First, fire CEO and board chair Dennis Mullenburg. These tragedies occurred on his watch, and he lost all credibility while repeating the demonstrably false “safety is our top priority.” The crash of two 737 Max planes due to faulty software, faulty systems, and faulty processes made that claim absurd. Mullenburg is partly reponsible for the aggressive focus on profit that led to these tragedies.

Boeing exists to make a profit. Safety is central to that goal, but not the primary. Ask any employee who answers to a Boeing manager who himself or herself is under intense pressure to reduce costs on a regular basis.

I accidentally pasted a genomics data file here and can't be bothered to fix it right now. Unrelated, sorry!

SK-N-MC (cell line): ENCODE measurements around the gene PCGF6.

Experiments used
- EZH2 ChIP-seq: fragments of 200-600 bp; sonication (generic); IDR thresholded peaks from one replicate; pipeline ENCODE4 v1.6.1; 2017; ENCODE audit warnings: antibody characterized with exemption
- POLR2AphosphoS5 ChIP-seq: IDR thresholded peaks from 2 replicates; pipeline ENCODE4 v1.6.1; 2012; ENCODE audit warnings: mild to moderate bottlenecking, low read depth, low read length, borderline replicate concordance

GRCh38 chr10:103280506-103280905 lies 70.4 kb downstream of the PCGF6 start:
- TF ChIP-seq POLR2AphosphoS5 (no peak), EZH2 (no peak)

The 737  Max was a bit of a kludge in the first place, an end run around regulations that would have required a completely new certification if Boeing had fielded an entirely new design. Recertification would have been expensive and caused delays, adding even more expense. So, Boeing told regulators and customers essentially that the 737 Max was “the plane you know and love, only better!”

But the company had installed new engines on the plane, and placed them farther forward. The engine pods cause lift when the nose of the plane is pointed up. The new location resulted in forces that pushed the nose up even further. This “divergent condition” can eventually cause a stall, and the airplane to fall out of the air.

Normally, a divergent condition is not allowed in passenger aircraft, which are supposed to return to a stable position if no forces are applied to the pilot’s controls. So Boeing came up with software that pushes the nose down when sensors indicate a stall is imminent.